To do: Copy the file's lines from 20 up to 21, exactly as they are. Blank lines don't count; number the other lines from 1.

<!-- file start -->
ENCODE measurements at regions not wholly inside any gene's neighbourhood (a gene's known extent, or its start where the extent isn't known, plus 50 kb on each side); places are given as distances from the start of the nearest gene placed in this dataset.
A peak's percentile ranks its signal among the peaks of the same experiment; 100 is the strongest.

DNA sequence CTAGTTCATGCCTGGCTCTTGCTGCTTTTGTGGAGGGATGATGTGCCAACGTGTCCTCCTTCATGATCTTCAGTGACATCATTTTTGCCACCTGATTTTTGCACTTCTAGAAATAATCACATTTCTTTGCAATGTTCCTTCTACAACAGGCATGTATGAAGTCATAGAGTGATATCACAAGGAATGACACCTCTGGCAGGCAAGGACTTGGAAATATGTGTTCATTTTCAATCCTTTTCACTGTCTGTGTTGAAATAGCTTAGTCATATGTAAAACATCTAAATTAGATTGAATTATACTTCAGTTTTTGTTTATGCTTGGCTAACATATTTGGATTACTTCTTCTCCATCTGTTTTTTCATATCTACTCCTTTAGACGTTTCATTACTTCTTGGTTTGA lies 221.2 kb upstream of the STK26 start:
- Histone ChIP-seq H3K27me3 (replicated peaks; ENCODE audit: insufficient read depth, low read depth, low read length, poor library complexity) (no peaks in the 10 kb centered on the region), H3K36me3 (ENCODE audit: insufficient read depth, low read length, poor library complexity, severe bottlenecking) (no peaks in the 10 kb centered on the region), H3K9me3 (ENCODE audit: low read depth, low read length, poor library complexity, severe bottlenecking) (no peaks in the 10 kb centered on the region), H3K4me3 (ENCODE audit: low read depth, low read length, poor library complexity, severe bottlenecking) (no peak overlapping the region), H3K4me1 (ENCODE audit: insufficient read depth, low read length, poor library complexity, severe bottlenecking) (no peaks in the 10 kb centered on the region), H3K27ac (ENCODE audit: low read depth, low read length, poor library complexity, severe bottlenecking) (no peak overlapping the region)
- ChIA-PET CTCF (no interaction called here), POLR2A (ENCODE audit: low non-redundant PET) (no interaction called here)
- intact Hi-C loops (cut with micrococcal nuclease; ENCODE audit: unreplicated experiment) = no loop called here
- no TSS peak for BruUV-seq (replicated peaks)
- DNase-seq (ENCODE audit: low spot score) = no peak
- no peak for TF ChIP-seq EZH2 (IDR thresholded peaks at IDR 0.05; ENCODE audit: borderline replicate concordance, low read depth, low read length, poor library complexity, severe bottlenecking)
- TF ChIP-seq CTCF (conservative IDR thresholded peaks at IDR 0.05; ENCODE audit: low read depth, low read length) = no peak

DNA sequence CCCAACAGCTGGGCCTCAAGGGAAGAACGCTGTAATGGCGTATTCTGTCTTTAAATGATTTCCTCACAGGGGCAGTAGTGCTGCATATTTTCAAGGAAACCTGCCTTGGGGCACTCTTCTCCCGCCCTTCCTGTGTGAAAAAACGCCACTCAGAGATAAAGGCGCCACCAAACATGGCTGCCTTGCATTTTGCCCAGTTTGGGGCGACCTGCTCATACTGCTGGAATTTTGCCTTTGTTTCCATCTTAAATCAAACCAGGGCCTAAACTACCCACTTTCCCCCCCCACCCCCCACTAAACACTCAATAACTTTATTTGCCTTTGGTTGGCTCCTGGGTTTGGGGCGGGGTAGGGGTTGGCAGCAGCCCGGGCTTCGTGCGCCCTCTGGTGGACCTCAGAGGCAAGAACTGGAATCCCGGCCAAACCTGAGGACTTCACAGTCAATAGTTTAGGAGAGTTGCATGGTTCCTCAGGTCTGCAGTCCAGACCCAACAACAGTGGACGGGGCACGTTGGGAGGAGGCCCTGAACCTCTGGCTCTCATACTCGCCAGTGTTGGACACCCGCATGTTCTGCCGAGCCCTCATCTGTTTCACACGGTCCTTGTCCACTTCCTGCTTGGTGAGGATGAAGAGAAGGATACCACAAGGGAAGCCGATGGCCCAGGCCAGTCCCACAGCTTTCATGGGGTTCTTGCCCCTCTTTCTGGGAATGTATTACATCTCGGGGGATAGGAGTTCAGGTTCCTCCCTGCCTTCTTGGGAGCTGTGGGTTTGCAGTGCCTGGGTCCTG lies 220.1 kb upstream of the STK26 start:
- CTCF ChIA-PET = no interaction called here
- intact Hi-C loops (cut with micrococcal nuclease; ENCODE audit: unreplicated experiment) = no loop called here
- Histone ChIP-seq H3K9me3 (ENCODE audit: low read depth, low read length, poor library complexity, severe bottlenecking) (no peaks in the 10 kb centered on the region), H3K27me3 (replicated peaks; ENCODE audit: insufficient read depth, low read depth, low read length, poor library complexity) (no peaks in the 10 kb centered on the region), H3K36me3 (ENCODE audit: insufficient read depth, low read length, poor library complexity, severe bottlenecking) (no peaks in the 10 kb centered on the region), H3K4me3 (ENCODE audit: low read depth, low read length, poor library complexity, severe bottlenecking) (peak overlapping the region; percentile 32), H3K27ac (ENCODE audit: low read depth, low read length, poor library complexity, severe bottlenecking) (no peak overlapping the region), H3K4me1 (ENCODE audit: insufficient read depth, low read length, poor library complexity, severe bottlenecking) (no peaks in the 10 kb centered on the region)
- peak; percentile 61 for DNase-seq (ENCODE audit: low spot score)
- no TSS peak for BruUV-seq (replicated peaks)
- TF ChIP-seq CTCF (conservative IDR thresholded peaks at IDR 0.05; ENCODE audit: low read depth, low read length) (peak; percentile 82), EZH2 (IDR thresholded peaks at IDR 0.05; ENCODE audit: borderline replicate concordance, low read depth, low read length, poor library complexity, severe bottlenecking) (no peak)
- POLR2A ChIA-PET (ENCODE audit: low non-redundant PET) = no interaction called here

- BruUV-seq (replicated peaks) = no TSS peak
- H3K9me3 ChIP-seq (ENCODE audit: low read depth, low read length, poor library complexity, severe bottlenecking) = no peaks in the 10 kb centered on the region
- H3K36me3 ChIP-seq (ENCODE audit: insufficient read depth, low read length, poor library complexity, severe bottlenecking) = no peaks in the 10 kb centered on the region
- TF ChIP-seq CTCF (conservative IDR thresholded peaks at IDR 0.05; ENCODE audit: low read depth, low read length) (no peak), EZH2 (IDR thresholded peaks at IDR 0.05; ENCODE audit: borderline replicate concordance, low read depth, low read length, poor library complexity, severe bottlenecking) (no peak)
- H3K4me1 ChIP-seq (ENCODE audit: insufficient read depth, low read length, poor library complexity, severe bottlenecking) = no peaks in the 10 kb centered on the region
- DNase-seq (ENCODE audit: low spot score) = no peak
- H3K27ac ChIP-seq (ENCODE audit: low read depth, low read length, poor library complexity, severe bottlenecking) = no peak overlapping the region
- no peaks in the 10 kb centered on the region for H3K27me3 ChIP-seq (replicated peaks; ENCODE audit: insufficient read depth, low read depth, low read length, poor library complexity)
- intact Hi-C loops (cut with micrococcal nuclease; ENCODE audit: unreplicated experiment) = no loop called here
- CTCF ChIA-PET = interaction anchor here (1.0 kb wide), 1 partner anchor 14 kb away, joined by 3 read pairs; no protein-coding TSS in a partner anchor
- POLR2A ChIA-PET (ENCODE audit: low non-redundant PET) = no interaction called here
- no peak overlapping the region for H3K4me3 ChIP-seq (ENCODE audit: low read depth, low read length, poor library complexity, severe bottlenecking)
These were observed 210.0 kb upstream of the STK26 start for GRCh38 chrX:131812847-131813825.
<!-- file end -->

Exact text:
- H3K9me3 ChIP-seq (ENCODE audit: low read depth, low read length, poor library complexity, severe bottlenecking) = no peaks in the 10 kb centered on the region
- H3K36me3 ChIP-seq (ENCODE audit: insufficient read depth, low read length, poor library complexity, severe bottlenecking) = no peaks in the 10 kb centered on the region